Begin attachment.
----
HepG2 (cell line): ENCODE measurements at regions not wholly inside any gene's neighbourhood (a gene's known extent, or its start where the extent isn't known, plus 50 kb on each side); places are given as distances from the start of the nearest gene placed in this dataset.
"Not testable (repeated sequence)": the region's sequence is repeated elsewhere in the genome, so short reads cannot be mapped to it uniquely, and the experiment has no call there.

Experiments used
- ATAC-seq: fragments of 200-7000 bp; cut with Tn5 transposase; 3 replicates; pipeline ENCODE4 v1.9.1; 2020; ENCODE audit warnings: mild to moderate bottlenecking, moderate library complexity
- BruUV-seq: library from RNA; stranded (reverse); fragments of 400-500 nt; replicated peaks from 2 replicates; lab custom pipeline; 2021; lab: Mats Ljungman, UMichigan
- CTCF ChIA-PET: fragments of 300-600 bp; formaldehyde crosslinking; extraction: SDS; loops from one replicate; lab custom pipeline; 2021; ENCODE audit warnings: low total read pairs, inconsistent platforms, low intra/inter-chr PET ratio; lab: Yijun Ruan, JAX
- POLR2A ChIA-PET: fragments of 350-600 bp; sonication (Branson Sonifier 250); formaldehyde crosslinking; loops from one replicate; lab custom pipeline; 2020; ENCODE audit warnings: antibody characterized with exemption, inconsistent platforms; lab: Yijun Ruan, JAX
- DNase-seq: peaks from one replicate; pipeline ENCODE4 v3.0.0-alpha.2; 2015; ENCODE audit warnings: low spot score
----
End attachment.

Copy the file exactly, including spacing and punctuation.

HepG2 (cell line): ENCODE measurements at regions not wholly inside any gene's neighbourhood (a gene's known extent, or its start where the extent isn't known, plus 50 kb on each side); places are given as distances from the start of the nearest gene placed in this dataset.
"Not testable (repeated sequence)": the region's sequence is repeated elsewhere in the genome, so short reads cannot be mapped to it uniquely, and the experiment has no call there.

Experiments used
- ATAC-seq: fragments of 200-7000 bp; cut with Tn5 transposase; 3 replicates; pipeline ENCODE4 v1.9.1; 2020; ENCODE audit warnings: mild to moderate bottlenecking, moderate library complexity
- BruUV-seq: library from RNA; stranded (reverse); fragments of 400-500 nt; replicated peaks from 2 replicates; lab custom pipeline; 2021; lab: Mats Ljungman, UMichigan
- CTCF ChIA-PET: fragments of 300-600 bp; formaldehyde crosslinking; extraction: SDS; loops from one replicate; lab custom pipeline; 2021; ENCODE audit warnings: low total read pairs, inconsistent platforms, low intra/inter-chr PET ratio; lab: Yijun Ruan, JAX
- POLR2A ChIA-PET: fragments of 350-600 bp; sonication (Branson Sonifier 250); formaldehyde crosslinking; loops from one replicate; lab custom pipeline; 2020; ENCODE audit warnings: antibody characterized with exemption, inconsistent platforms; lab: Yijun Ruan, JAX
- DNase-seq: peaks from one replicate; pipeline ENCODE4 v3.0.0-alpha.2; 2015; ENCODE audit warnings: low spot score